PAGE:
Before Doctor Who disappears from our screens for 6 and a bit weeks, we have a Death In Heaven to face. Here's our spoiler free review of the series 8 finale.
It's the end, but the moment has been prepared for......by Steven Moffat and all his 'Moffating' across the course of series 8 - yes that's a verb now, goes in the dictionary next year.
I said last week that Dark Water was the start of the finale which Doctor Who series 8 absolutely deserved, and after viewing it I'm sure you'll agree that the tone and style were suitably fitting for the many high points we had experienced throughout the previous 10 weeks. I mean, I know it has its champions but a two-part finale resembling the style of Robot Of Sherwood would've been a bit of a sucker punch, no?
But we do have a two-part finale, and as with many two-part adventures there's always that fear that the resolve will not live up to the set-up. Let's face it, Doctor Who has shown that to be the case many times before. Well the good news is that Death In Heaven bucks that trend. Whilst not quite as atmospheric as Dark Water, combined they are easily the best series finale we have had since the show returned in 2005.
Death In Heaven is something of a difficult one to review spoiler-free, because an awful lot happens right from the off - even in the title sequence. As tempting as it would be to give any hints, I won't. It will surprise you at times. You might think you already have some kind of grasp where it's going...chances are you don't. It's a very serious story, but there are more lighter moments than in Dark Water, and they blend together very well. I have to say that Michelle Gomez is especially brilliant in this one. She's bananas, but she clearly relishes the role Moffat has given her, and as you'd expect Peter Capaldi is amazing throughout. Some of the Doctor's shared moments easily sit amongst his best scenes to date.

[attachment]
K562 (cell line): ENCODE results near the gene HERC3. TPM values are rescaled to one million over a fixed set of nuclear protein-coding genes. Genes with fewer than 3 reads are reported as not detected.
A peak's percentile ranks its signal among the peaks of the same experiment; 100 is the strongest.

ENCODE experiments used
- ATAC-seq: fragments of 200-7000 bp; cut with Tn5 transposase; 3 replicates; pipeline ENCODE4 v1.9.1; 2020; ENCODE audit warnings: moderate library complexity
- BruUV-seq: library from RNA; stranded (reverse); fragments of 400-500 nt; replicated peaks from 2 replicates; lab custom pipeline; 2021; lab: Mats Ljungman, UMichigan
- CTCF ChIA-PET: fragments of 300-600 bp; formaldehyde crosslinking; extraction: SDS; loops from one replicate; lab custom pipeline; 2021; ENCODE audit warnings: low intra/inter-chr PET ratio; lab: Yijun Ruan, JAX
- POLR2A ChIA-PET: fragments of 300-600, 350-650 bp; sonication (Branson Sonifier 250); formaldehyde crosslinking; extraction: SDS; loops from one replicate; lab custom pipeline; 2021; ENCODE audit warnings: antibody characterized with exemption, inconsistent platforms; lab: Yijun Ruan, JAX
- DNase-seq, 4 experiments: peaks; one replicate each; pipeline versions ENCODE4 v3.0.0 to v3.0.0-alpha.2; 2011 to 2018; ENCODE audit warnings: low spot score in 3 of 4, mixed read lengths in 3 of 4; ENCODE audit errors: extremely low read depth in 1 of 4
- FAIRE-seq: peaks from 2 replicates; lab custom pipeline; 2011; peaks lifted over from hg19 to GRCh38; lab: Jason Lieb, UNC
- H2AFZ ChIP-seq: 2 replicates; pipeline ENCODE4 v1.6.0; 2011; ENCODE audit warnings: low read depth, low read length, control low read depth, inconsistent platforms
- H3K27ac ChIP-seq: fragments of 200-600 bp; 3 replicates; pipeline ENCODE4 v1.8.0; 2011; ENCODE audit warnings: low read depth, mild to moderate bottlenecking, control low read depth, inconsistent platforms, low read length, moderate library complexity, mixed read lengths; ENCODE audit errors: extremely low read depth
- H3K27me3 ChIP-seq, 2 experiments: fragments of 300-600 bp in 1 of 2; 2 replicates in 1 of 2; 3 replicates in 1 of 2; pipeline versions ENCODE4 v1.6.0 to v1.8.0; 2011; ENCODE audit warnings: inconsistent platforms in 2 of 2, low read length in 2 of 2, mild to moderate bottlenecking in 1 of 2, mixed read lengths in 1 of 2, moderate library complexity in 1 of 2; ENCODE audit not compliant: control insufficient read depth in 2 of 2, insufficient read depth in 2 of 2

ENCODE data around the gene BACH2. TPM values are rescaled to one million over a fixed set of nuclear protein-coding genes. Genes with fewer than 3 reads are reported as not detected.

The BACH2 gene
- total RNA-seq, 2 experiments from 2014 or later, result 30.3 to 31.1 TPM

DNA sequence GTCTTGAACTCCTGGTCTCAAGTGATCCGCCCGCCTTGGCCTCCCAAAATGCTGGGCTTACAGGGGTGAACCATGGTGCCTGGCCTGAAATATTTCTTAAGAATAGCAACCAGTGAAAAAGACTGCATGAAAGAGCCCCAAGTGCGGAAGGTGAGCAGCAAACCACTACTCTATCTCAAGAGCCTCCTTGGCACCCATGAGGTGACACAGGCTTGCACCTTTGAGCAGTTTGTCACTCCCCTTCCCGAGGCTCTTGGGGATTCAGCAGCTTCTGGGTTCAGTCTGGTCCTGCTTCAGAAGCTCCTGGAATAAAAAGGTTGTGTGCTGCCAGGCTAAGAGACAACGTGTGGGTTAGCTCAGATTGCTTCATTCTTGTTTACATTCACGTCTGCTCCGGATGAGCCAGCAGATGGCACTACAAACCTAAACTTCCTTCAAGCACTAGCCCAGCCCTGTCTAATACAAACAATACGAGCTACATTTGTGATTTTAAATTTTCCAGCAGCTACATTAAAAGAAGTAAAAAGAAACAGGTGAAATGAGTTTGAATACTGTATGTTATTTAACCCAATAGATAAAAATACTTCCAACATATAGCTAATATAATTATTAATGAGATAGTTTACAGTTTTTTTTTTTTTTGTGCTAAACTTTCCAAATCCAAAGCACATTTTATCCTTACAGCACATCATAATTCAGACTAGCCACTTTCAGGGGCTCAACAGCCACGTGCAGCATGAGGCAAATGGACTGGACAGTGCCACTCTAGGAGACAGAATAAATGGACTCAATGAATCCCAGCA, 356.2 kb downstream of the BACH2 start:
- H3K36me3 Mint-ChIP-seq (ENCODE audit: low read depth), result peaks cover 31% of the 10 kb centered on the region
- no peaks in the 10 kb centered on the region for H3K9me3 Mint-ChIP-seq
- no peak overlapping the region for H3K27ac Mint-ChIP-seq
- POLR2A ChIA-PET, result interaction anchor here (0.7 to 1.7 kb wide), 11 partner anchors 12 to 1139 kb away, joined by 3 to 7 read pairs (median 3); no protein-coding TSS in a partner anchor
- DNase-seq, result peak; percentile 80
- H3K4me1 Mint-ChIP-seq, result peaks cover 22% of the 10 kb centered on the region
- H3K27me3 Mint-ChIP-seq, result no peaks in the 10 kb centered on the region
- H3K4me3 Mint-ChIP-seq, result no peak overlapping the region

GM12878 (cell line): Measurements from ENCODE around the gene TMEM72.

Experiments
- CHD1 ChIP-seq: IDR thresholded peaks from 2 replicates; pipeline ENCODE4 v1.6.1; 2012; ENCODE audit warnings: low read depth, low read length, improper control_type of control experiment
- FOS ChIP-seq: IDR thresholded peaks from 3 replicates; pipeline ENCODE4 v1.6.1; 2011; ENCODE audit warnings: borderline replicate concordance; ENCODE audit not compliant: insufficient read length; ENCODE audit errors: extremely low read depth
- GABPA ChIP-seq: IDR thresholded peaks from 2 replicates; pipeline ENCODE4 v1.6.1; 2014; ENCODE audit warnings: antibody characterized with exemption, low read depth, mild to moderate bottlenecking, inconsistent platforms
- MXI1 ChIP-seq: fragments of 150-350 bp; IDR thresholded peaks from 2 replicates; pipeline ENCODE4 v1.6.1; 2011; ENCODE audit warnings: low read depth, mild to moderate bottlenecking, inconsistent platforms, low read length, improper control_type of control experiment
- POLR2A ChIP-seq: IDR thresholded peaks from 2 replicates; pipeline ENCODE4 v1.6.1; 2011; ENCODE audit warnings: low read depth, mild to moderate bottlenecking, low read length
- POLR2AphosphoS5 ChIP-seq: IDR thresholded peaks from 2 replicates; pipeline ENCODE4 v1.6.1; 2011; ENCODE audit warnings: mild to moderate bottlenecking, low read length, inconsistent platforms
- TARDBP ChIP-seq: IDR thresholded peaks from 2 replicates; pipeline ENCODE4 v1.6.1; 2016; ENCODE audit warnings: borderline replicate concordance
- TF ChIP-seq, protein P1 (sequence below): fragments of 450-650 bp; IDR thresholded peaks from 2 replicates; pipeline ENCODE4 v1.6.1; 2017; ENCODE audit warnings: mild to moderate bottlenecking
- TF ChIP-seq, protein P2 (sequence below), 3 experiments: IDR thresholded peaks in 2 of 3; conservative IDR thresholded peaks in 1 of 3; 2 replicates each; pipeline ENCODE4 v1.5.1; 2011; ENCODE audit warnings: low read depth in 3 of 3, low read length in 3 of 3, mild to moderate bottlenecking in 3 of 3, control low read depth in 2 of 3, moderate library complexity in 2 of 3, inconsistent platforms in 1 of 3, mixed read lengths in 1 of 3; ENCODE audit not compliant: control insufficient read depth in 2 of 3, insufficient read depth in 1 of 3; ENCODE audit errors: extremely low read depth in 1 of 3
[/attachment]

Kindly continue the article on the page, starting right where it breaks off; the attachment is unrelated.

If you think back to just after Capaldi was announced as the new Doctor, he gave an interview saying that Steven Moffat already had ideas for a Doctor of his ilk. Well it wouldn't surprise me if those ideas are what we experience during Death In Heaven. It just feels like Moffat is finally writing the story he has always wanted to tell. A story without any constraints. No thoughts of "you can't do that, it's Doctor Who". Clearly this has been set in motion for some time, but this two-part finale brings it all to the forefront.
As with Dark Water Rachel Talalay adopts a no nonsense approach from the directors chair. There are bigger moments to capture this time, big James Bond style moments, which she does quite perfectly, and again manages to give each scene the exact time needed to play out without any feeling of being rushed (still finding room to discuss Gerry Anderson!). This is obviously helped by the extra 10 minutes of running time, but truth be told Death In Heaven actually feels longer than 56 minutes - in a good way that is.
Death In Heaven gives a lot of answers to a lot of questions, and raises a lot of new questions to be asked (but you'd expect that from Moffat, right?). There are also a lot of surprises too. Not least of which when Nyssa announces that Capaldi was the Watcher all along!
I'm kidding on that last one, of course.
Death in Heaven premiers Saturday 8th November at 8pm on BBC One.